The federal government plans to make it easier for asylum seekers to access the labor market. But the plans do not go far enough for the economy. Answers to the most important questions.
The federal government wants asylum seekers to be able to work in Germany earlier and more easily in the future. Federal Economics Minister Robert Habeck (Greens) praises the cabinet’s decision on Wednesday as a means of combating the labor and skilled labor shortage. Federal Interior Minister Nancy Faeser (SPD) expects the reform to bring about faster integration.
What should change?
Asylum seekers who live in initial reception centers should in future be allowed to work after just six months. Until now, only parents with children could do this; single people had a deadline of nine months.
Who shouldn’t benefit?
“Anyone who comes from a safe country of origin, whose asylum application is obviously unfounded or who refuses to clarify their identity is still not allowed to work,” explained Faeser. In the case of so-called safe countries of origin, the German authorities assume that there is generally neither persecution nor inhumane or degrading treatment there and that those affected are not at risk of serious harm in their home country.
As a rule, those tolerated should be granted an employment permit. These are people who are obliged to leave the country but cannot be deported for certain reasons, for example because of illness. In addition, more people should stay who work here and are therefore tolerated (“employment toleration”).
What should change regarding employment toleration?
So far, this option can only be used by those who came to the Federal Republic before August 1, 2018. In the future, everyone who entered Germany by the end of 2022 should be able to take advantage of this opportunity to have long-term prospects of staying. In the future, employment toleration will be granted after 12 months of employment instead of the current 18 months. The required working hours per week should be reduced from 36 to 20 hours.
Most refugees come to Germany from these countries
What doesn’t change: Anyone who wants to benefit from employment toleration must speak German, be able to support themselves, have no connection to extremist organizations and must be exempt from punishment. The Bundestag still has to discuss the innovations and finally decide on them.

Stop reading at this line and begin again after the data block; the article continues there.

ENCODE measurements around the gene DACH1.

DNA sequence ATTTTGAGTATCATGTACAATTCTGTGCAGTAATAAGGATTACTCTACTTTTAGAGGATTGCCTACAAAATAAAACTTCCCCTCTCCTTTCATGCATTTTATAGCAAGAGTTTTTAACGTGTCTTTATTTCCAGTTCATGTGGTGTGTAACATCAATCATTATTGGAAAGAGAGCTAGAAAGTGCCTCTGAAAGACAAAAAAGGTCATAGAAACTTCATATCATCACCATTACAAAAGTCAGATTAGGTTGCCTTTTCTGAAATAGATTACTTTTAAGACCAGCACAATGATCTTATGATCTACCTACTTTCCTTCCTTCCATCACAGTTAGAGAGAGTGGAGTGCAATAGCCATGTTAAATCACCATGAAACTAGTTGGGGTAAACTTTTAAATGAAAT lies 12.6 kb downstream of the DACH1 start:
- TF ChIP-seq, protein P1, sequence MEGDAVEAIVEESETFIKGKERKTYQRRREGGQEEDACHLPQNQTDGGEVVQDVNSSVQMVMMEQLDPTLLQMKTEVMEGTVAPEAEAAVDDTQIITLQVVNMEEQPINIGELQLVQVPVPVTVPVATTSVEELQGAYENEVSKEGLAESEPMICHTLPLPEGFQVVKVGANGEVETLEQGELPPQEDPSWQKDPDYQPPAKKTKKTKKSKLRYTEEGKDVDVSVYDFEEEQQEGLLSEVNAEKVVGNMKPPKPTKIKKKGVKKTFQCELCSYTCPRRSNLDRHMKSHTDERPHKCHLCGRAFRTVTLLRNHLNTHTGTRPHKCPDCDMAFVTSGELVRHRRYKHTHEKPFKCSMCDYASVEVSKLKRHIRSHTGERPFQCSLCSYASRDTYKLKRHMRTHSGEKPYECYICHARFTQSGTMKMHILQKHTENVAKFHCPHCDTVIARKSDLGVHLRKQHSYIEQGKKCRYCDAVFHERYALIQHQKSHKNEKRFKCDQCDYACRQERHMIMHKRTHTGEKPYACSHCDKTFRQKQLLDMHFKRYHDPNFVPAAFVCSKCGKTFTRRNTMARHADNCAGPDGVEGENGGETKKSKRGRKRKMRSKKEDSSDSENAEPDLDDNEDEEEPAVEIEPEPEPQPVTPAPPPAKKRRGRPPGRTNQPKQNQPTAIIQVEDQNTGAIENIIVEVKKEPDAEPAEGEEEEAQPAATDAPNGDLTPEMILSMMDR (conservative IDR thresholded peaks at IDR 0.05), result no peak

How many additional people could work as a result of the plans?
That is unclear. According to the Interior Ministry, the federal government does not have any corresponding figures. The Pro Asyl organization points out that it is not statistically recorded how many people are banned from working in Germany, but assumes “at least a number in the high five-digit range”.
What does the economy say?
The deputy general manager of the German Chamber of Commerce and Industry (DIHK), Achim Dercks, finds the reform useful in view of the labor and skilled labor shortage. However, the rapid start of work can only take place if the immigration authorities quickly issue residence documents and employment permits, he told the German Press Agency. To achieve this, the administration must become more digital and the authorities must be relieved of the burden by, among other things, simplifying procedures.
“Everyone involved also needs clarity more quickly about who has the prospect of staying in Germany and who doesn’t,” emphasized Dercks. “This is the only way companies can have the planning security they want if they want to employ refugees. To achieve this, asylum procedures must be completed much more quickly.” The employers’ association BDA made a similar statement. The speed of asylum procedures is crucial, said BDA managing director Steffen Kampeter to the Germany editorial network.
In which sectors do refugees work?
According to the Federal Employment Agency, refugees work primarily in the temporary employment sector, trade and logistics.
I have been working in the news industry for over 6 years, first as a reporter and now as an editor. I have covered politics extensively, and my work has appeared in major newspapers and online news outlets around the world. In addition to my writing, I also contribute regularly to 24 Hours World.